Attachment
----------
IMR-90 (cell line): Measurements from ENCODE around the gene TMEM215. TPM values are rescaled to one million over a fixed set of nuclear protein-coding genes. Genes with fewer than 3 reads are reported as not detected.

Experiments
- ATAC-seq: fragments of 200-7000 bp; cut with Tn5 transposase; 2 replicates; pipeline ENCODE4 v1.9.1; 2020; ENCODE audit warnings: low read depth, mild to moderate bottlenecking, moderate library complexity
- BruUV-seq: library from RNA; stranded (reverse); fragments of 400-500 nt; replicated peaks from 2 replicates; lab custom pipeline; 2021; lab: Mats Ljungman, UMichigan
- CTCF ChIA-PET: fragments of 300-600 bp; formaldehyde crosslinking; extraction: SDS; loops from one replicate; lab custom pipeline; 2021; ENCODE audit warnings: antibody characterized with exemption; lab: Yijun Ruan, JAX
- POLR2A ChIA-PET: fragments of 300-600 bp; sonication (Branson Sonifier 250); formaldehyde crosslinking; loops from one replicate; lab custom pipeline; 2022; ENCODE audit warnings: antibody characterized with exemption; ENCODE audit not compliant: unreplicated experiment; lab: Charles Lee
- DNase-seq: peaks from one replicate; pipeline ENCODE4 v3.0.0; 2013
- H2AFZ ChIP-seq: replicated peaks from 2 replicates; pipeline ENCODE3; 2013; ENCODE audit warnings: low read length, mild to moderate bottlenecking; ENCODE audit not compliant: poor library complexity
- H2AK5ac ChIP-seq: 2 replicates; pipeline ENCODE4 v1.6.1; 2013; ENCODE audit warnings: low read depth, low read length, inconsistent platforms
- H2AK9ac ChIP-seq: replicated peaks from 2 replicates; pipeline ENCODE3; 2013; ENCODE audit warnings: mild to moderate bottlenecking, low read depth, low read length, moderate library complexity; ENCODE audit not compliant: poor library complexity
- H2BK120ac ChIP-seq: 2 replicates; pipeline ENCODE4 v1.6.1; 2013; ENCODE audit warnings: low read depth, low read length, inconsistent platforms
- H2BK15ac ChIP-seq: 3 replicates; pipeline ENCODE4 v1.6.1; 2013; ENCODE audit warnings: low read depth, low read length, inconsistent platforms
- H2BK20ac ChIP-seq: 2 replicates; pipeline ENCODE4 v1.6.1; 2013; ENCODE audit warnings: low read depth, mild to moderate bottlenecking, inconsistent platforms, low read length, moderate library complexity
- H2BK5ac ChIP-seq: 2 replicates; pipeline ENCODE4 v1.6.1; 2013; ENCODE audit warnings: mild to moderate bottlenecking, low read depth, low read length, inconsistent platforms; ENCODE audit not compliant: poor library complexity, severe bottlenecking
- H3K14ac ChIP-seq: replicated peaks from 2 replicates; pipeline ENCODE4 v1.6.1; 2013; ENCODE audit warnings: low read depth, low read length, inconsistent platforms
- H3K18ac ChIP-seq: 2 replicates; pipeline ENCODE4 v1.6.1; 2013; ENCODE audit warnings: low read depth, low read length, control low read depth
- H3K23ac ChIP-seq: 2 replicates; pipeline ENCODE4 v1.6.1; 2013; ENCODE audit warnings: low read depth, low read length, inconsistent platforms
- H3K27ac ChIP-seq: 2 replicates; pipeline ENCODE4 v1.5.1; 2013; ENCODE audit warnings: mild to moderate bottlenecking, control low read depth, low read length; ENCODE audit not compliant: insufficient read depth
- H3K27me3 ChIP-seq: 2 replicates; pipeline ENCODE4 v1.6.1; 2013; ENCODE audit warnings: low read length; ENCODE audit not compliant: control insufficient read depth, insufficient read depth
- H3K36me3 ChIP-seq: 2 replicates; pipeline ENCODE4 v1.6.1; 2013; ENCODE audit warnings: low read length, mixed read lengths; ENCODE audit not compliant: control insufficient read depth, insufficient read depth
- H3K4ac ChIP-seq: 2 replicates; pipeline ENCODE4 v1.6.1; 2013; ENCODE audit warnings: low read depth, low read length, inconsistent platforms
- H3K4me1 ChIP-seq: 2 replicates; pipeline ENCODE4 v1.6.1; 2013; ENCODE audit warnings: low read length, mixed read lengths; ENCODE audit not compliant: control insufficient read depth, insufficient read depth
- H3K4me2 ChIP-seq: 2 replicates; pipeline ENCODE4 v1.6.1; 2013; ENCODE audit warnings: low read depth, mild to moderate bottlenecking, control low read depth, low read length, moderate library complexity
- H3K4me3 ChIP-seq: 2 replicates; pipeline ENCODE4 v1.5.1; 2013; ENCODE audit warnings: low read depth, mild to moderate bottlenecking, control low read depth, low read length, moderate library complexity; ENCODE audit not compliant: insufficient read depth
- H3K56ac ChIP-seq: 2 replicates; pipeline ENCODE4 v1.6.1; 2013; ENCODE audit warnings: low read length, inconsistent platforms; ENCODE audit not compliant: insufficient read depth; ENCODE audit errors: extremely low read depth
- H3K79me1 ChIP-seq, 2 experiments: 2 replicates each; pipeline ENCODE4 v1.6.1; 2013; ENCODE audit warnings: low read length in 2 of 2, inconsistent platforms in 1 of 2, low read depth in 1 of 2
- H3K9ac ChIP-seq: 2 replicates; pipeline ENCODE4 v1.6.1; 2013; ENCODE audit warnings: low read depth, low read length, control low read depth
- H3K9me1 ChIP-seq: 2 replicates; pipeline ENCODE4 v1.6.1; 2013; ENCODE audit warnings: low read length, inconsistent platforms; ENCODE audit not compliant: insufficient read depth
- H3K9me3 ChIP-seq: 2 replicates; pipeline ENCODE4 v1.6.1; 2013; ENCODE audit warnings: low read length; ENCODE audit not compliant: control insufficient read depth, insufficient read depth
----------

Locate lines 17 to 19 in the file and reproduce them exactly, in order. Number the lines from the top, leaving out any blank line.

- H3K23ac ChIP-seq: 2 replicates; pipeline ENCODE4 v1.6.1; 2013; ENCODE audit warnings: low read depth, low read length, inconsistent platforms
- H3K27ac ChIP-seq: 2 replicates; pipeline ENCODE4 v1.5.1; 2013; ENCODE audit warnings: mild to moderate bottlenecking, control low read depth, low read length; ENCODE audit not compliant: insufficient read depth
- H3K27me3 ChIP-seq: 2 replicates; pipeline ENCODE4 v1.6.1; 2013; ENCODE audit warnings: low read length; ENCODE audit not compliant: control insufficient read depth, insufficient read depth